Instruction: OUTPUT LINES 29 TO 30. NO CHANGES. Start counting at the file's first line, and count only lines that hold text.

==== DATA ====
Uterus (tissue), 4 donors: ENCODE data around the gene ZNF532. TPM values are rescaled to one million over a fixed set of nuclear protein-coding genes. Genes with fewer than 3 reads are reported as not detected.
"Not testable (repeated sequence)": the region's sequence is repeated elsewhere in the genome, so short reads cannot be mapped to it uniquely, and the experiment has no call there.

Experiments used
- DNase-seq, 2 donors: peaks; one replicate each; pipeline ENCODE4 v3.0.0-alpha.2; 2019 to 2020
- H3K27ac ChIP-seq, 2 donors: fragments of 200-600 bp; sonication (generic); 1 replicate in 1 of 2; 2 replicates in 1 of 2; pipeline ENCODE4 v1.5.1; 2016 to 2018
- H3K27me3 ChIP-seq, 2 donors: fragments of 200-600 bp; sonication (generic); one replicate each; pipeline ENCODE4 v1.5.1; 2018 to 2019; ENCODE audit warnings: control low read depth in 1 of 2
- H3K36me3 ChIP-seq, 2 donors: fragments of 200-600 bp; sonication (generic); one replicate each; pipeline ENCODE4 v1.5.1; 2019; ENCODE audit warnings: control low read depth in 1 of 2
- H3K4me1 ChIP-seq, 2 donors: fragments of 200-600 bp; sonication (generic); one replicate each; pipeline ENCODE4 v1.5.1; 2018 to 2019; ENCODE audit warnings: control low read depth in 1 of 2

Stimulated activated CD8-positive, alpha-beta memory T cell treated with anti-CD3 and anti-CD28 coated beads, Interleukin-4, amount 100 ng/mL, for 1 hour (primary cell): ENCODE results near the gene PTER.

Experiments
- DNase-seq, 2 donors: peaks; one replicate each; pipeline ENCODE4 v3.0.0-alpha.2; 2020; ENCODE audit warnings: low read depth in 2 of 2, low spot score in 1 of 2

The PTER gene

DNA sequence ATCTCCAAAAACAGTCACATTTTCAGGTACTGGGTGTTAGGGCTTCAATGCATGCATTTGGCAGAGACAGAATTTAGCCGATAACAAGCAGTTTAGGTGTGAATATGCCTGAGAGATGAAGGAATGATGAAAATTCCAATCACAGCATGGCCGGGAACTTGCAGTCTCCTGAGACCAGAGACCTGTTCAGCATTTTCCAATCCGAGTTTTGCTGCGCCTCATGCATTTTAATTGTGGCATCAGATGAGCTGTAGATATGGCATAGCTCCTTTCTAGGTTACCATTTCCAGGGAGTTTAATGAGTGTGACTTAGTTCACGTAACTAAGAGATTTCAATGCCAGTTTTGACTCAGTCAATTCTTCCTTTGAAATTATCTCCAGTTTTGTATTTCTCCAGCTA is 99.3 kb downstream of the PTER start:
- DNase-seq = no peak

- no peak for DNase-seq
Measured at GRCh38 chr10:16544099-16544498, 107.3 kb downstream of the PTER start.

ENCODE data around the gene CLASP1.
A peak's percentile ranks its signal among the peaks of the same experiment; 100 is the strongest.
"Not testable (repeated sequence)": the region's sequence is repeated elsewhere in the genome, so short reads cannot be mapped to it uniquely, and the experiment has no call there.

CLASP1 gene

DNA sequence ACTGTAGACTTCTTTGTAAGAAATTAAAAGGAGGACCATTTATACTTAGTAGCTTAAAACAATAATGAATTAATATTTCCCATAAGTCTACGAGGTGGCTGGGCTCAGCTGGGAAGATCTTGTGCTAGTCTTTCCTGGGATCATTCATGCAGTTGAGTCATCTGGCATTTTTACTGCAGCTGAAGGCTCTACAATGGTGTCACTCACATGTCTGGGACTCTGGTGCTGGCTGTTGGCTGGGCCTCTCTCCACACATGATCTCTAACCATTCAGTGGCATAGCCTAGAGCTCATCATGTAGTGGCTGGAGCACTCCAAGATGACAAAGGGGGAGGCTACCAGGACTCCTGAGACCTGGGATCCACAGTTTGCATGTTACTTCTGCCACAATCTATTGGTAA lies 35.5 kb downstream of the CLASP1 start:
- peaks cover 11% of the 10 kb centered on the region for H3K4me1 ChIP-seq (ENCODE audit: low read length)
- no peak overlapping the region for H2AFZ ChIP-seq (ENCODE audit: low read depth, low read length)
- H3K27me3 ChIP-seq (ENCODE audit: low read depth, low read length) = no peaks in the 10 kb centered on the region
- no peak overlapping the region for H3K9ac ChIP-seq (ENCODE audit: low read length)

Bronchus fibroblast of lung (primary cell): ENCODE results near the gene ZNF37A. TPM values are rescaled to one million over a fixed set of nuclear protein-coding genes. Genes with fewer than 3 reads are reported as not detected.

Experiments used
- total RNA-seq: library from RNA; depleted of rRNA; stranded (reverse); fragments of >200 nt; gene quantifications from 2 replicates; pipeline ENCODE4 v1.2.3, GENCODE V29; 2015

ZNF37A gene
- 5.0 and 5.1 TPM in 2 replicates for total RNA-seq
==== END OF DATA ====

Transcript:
ZNF37A gene
- 5.0 and 5.1 TPM in 2 replicates for total RNA-seq